My point here is that the internet is endless, nothing here is impossible. Anything can be created and done. And as all of us are well aware, this is good and bad. The key is creating something else that forces people of all ages to grow up and help other people and get things done. If they don’t want to do that, they can go to facebook and then waist their life away


  15. pacer521

    oh yeah and say hi to your daughter, and thanks for visiting my site


  16. Merredith, you’re right. There’s incredible power in the Internet to “do good.”

    Here’s yet another anecdote that proves your point.

    Our neighbor, affectionately called Jetcar Bob because he was one of the pioneers in putting jet engines into cars (actually set a Guiness book of record years ago) was rushed to the hospital with a life-threatning ailment. He fought like hell and made it through a 24-hour cycle.

    And he managed to hang another couple days when we heard from his wife. She felt if Bob could hear from the people who cared about him it could make the difference in his will to fight.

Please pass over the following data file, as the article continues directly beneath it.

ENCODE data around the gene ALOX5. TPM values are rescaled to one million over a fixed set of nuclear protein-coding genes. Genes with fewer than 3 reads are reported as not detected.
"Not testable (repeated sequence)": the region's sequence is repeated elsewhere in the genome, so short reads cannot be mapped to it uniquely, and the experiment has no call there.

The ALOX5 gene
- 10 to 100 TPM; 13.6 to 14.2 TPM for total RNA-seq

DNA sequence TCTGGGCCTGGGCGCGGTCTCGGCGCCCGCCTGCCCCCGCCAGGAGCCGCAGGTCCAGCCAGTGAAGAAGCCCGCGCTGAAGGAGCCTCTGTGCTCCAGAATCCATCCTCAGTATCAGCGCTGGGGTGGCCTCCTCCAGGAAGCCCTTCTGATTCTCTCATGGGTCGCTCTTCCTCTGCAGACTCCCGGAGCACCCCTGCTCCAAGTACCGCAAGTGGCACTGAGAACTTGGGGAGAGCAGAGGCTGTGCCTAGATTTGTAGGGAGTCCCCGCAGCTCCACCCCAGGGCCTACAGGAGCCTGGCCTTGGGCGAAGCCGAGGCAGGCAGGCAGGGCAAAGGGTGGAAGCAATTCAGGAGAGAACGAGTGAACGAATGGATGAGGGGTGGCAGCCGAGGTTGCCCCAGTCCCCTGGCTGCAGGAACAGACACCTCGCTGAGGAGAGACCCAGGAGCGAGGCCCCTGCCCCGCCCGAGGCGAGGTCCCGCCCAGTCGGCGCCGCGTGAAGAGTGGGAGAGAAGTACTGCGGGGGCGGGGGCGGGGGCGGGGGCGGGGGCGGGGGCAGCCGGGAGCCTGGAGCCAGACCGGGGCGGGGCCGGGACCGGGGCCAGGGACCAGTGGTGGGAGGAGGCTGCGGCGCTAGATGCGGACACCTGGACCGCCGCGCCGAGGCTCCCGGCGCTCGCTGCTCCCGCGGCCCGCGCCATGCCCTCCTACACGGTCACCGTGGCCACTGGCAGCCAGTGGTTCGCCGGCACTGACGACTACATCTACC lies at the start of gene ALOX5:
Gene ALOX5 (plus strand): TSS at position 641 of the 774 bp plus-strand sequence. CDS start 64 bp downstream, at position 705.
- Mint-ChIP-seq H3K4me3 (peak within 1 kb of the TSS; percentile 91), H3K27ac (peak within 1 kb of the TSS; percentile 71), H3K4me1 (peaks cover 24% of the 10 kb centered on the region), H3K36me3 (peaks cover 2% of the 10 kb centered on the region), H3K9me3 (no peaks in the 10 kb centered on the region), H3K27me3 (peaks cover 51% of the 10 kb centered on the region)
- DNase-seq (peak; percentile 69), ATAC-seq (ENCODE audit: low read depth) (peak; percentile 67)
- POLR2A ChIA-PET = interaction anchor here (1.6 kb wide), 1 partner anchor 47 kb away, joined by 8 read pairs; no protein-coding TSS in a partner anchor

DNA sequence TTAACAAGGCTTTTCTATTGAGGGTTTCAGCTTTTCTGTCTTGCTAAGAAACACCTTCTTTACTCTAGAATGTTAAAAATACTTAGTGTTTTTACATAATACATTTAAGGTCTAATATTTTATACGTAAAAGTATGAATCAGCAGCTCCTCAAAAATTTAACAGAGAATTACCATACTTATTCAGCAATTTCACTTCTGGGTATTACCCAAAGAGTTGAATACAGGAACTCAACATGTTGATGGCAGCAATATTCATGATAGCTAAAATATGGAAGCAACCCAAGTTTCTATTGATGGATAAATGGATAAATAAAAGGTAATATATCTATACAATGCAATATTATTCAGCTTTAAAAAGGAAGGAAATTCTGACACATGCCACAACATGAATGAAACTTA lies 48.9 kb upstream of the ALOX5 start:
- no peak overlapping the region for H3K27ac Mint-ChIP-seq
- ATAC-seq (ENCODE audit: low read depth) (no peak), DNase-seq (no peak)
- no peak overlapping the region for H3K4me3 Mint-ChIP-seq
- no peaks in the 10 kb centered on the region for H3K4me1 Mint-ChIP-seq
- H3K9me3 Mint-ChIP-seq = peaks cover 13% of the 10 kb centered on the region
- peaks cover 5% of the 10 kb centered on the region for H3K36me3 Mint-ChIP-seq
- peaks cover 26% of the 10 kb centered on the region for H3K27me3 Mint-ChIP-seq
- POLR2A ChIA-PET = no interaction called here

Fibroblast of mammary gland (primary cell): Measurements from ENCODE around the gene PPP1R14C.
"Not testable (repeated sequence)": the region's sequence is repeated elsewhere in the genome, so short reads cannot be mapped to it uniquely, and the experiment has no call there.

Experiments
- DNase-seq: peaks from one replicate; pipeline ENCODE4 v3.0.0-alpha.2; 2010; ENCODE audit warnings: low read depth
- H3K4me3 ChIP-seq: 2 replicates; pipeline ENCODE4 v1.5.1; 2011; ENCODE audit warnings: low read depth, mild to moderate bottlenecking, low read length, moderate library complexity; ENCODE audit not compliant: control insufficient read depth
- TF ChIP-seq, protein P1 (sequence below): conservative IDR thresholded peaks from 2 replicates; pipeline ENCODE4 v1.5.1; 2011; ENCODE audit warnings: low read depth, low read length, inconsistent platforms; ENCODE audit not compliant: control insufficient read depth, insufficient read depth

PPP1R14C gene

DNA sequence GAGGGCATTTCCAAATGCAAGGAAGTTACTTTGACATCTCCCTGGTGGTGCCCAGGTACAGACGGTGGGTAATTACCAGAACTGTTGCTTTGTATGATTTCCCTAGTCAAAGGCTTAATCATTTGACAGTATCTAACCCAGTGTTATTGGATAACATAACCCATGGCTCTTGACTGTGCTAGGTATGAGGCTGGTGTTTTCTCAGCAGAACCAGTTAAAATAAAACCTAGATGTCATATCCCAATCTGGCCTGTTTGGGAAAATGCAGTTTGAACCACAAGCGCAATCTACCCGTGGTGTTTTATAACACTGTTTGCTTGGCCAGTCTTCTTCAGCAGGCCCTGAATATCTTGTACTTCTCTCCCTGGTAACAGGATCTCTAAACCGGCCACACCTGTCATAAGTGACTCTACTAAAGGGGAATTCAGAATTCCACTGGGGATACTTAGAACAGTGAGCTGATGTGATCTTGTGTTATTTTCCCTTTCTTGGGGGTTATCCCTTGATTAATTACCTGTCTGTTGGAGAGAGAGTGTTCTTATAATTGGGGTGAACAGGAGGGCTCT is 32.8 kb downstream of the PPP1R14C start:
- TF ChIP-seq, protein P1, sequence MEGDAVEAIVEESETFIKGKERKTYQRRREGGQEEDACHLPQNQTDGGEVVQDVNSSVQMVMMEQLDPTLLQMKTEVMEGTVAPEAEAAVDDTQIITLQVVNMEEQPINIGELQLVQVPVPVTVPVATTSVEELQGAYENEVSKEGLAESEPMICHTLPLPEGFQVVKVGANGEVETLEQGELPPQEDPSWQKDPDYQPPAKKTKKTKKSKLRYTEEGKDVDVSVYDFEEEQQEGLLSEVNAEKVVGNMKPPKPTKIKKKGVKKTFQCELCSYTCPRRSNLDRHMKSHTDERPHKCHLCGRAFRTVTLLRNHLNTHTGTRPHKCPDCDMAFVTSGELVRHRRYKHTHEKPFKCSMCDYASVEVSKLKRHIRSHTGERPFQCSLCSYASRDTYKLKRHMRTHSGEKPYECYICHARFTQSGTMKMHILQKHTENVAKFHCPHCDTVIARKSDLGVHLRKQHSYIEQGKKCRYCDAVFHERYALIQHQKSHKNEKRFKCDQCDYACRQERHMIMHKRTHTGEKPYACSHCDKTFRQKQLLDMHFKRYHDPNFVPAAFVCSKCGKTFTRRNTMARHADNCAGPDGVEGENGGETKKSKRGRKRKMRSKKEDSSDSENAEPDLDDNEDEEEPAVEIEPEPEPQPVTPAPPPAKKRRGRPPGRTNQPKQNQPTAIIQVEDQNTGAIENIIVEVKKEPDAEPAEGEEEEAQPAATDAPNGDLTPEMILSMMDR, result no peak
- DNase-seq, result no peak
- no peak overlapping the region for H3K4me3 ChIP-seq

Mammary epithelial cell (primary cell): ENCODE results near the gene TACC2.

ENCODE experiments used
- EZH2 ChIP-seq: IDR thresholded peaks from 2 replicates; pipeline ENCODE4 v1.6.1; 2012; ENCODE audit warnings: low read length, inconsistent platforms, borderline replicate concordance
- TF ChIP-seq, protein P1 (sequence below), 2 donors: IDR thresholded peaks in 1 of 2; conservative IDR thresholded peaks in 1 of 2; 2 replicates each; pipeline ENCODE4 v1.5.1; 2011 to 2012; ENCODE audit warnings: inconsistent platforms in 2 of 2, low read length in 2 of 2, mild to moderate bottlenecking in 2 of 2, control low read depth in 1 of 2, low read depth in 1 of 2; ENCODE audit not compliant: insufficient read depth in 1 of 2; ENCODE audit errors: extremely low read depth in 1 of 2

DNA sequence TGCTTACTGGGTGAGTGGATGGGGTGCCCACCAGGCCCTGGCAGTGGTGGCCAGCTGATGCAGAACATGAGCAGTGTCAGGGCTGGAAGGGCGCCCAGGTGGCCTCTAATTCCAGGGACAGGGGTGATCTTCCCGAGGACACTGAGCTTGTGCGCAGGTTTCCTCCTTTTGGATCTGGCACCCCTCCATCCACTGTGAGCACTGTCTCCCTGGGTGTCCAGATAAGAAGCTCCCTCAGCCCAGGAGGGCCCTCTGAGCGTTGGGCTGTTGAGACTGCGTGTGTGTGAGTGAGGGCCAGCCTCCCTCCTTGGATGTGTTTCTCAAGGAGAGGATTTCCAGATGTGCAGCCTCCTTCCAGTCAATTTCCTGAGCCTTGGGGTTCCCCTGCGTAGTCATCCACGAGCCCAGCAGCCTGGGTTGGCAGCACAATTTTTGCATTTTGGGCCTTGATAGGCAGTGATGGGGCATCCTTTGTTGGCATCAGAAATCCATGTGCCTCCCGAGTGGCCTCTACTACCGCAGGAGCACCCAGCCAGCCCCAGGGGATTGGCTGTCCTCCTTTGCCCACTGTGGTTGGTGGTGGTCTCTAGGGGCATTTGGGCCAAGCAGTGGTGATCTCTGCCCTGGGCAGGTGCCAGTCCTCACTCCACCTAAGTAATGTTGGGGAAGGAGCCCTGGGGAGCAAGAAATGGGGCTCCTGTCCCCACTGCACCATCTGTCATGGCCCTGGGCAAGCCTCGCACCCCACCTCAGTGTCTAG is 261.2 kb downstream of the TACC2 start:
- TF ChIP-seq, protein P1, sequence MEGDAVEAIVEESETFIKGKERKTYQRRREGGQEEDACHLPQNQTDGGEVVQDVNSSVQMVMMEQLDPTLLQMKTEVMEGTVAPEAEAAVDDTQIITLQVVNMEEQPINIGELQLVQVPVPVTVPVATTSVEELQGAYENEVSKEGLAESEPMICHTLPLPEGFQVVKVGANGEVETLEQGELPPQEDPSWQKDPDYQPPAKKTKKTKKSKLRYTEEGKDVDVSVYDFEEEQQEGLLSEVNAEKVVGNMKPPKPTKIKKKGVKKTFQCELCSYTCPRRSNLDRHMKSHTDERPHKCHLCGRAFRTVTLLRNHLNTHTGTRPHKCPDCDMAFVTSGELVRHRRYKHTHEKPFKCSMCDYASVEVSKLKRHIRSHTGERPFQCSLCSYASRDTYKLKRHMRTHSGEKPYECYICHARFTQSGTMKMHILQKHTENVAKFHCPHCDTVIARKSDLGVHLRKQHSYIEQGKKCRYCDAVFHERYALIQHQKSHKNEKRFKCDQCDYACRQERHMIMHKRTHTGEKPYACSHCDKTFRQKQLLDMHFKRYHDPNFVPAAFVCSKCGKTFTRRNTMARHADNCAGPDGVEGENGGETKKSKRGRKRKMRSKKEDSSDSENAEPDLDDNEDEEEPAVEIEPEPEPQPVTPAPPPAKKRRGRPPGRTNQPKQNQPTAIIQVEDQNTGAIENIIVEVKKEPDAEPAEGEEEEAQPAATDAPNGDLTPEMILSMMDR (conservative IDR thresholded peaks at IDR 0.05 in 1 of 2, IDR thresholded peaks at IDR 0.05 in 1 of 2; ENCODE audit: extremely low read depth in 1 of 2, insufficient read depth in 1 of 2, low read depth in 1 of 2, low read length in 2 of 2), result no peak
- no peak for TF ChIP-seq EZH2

We did more than leave a message for Bob.

    Thanks to the Internet, we sprung into action researching Bob’s exploits, the drag races he won, who he competed against, his circle of buddies, etc.
    From this research we built a list of people who would know Bob then again turned to the Internet to dig out email addresses and phone numbers. Hey, thank goodness privacy isn’t all it’s cracked up to be.

    We then contacted all of these folks with a simple message: JetCar Bob is in the hospital. If you care about him, email a note to his wife letting him know how you feel.

    The notes poured in, each one read to Bob by his wife.

    Bob recovered which his wife believes can be partly attributed to all the well wishers, some connecting with Bob for the first time in 20 plus years.


    P.S. It still makes me cranky that Big Daddy Garlits didn’t reach out to Bob. Apparently the bad blood between the two didn’t dissipate over the years.

  17. Pingback: Recent Links Tagged With "cluetrain" - JabberTags

  18. Zoe Lewis

    HI MOMMY. YOU ROCK! Keep writin’!